Rushing in from school or work to eat before training is a common scenario so Eleanor Jones looks at the options
The nutritional goals of a pre-workout snack are simply to ensure you start well fuelled and hydrated for your session without causing any tummy problems. Even a small amount of carbohydrate can have a positive impact on your session.
How much and what foods will be determined by the proximity to training – the more time you have to let your food settle, the more you can take on-board. If you only have 30 minutes, you might be better relying on fluids or some simple items.
Can I eat in the hour before?
The answer is simple – yes, as long as it doesn’t make you feel sick. It won’t cause you to have a sugar low, but to make sure it is best to have at least 50g of carbohydrate.
Drink about 500ml two hours before – this should leave you with enough time to visit the toilet before your session. Fluids can also contain carbohydrate, so if you don’t like eating before a session, an energy drink will have a multi-purpose – top-up with two fingers width of fluid every 10 to 15 minutes.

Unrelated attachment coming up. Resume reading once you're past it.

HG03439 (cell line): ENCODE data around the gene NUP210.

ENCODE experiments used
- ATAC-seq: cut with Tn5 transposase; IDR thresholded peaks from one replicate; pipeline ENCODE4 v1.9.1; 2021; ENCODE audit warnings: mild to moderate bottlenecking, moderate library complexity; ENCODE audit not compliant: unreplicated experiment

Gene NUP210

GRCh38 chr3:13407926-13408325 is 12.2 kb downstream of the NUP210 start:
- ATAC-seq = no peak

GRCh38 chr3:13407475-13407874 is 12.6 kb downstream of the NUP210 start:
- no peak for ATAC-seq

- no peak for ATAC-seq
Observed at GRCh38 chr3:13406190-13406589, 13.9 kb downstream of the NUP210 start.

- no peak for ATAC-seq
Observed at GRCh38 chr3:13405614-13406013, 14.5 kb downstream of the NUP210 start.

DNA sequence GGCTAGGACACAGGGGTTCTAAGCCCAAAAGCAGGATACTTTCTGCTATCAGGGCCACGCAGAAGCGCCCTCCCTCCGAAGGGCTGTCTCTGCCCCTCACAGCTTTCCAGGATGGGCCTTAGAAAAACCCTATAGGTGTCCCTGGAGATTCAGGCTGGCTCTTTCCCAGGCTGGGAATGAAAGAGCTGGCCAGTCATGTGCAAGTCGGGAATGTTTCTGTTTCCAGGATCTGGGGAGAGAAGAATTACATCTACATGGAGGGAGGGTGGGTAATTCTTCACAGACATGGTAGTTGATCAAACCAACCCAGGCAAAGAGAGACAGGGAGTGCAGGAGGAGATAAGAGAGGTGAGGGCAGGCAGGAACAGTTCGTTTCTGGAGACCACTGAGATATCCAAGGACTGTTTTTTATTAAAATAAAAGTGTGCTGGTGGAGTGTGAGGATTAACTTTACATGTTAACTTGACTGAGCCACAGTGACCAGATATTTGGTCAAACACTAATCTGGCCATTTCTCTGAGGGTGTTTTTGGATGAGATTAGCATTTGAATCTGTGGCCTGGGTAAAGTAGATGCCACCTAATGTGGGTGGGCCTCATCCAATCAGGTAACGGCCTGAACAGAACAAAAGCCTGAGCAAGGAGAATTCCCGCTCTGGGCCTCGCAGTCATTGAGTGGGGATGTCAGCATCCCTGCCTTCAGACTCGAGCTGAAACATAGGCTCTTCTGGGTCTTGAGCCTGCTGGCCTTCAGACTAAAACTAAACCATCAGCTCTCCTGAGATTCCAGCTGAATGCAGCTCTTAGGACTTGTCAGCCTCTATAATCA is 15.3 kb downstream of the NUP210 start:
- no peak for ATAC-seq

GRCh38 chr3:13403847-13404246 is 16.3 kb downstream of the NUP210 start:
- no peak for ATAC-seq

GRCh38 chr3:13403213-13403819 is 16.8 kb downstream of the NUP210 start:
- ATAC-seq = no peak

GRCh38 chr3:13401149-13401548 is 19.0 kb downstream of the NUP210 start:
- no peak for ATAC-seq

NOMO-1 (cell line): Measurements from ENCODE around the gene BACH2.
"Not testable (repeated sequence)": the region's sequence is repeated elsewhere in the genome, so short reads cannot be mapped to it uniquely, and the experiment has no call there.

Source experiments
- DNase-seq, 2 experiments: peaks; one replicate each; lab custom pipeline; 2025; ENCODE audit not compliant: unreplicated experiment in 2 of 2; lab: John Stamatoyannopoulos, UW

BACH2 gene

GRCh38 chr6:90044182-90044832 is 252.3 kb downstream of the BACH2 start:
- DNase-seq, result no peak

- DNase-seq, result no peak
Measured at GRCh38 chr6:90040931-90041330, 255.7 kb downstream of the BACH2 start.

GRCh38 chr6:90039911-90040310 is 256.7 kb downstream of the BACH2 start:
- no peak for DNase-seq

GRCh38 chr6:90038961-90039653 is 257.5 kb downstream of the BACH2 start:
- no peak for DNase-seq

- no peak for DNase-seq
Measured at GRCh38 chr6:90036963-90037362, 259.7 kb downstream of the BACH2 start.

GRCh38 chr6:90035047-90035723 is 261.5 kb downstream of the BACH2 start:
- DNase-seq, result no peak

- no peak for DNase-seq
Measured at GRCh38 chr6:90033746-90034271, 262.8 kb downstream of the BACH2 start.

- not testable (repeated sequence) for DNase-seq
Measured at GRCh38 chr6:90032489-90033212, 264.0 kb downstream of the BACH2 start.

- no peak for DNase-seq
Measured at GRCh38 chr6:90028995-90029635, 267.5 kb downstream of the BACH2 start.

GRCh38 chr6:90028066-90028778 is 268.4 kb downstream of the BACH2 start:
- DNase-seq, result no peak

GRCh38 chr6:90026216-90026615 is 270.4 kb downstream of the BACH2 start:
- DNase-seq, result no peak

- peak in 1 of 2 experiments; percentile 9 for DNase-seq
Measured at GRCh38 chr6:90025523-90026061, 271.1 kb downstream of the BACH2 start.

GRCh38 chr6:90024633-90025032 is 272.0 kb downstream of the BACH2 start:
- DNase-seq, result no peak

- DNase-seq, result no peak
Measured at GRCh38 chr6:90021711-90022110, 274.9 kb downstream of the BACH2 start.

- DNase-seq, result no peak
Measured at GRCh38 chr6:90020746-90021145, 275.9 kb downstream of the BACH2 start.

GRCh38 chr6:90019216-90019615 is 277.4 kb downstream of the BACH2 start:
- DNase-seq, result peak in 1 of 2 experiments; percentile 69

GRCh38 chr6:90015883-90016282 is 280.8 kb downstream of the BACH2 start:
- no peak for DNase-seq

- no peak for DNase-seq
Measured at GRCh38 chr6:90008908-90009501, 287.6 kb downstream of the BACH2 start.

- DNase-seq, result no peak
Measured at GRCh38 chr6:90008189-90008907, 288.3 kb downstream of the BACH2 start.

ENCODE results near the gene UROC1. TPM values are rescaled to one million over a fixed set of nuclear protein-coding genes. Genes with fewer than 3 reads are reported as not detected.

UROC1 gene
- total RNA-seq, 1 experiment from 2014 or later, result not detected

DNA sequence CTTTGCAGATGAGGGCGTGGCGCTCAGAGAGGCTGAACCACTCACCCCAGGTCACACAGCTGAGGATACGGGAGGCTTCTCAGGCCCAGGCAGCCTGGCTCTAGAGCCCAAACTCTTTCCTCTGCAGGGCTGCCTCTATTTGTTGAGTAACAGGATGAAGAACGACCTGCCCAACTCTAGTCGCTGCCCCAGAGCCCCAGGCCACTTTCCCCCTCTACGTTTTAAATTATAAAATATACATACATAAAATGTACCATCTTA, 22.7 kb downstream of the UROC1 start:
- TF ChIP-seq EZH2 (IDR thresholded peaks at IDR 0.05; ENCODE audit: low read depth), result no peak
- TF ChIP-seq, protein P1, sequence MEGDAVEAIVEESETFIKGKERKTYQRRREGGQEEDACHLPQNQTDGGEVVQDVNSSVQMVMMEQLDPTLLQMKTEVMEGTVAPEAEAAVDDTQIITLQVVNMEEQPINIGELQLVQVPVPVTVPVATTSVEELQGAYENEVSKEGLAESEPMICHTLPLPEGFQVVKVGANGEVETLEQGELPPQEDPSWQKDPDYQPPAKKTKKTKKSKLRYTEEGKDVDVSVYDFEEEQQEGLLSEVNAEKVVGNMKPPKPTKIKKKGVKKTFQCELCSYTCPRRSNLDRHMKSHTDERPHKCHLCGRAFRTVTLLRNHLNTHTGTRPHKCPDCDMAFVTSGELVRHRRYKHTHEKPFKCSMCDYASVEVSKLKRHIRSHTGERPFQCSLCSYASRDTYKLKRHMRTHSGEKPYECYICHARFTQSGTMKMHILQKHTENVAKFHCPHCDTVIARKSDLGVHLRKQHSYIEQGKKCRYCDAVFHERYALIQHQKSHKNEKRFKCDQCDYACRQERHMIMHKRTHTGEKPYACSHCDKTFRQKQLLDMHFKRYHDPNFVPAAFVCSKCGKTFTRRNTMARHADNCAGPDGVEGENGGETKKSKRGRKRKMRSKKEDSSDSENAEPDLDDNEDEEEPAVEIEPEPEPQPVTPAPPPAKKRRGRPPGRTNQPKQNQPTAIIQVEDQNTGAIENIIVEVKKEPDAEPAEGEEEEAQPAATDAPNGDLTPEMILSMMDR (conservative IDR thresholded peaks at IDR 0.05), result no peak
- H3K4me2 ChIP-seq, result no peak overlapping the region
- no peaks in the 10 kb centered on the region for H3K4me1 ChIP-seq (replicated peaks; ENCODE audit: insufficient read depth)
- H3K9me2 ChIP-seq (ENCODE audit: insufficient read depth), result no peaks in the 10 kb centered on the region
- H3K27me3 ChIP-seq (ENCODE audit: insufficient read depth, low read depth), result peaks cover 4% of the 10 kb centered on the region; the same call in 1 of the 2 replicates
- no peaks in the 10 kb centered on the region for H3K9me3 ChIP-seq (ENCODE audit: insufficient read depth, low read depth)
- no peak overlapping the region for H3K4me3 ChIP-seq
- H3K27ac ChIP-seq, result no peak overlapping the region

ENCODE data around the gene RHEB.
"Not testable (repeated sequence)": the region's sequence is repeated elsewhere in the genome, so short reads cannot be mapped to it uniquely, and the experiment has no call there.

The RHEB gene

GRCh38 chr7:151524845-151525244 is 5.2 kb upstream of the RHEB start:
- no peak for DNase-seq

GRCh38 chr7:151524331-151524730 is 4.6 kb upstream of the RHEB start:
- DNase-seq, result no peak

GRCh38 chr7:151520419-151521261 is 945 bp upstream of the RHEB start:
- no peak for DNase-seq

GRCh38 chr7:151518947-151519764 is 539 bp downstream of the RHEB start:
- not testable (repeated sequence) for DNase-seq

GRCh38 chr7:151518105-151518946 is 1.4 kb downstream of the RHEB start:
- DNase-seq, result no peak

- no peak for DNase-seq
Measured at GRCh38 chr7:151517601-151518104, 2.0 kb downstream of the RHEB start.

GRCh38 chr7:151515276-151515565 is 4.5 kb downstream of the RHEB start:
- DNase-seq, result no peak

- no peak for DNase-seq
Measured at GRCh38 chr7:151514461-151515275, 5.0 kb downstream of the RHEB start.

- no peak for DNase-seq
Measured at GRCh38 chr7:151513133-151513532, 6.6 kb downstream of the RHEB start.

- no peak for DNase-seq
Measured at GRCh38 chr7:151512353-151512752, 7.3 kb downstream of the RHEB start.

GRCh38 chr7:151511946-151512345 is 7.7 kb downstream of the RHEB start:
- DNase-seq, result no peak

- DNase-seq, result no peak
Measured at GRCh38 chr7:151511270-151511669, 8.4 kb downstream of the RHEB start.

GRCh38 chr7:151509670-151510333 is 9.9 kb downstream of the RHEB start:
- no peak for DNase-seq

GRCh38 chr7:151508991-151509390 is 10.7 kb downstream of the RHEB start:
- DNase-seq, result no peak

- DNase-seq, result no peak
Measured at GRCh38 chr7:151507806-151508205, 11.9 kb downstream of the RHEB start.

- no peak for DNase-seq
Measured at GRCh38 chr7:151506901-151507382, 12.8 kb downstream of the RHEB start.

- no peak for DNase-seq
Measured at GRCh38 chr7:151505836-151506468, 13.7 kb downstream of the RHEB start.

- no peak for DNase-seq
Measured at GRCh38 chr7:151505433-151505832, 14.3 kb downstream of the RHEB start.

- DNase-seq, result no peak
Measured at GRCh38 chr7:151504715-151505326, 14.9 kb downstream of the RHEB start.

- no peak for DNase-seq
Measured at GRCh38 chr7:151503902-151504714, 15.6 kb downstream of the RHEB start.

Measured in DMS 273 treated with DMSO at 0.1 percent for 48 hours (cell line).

» Two slices of toast, bagel or crumpet and baked beans (135g), honey or jam
» 500ml sports drink and a small pot of yoghurt, rice pudding or custard
» 200ml orange juice and two slices of malt loaf
» Bowl of cereal, piece of fruit and milk
» 150ml orange juice and 35g jelly sweets (such as Haribo)
» Jaffa cakes or fig rolls
» Avoid high-protein or high-fat foods
» Avoid high-fibre foods
» Try liquid rather than solid meals – something like a smoothie
» Eleanor Jones is senior sport scientist at the University of Birmingham and a BASES accredited sport scientist with an IOC diploma in sports nutrition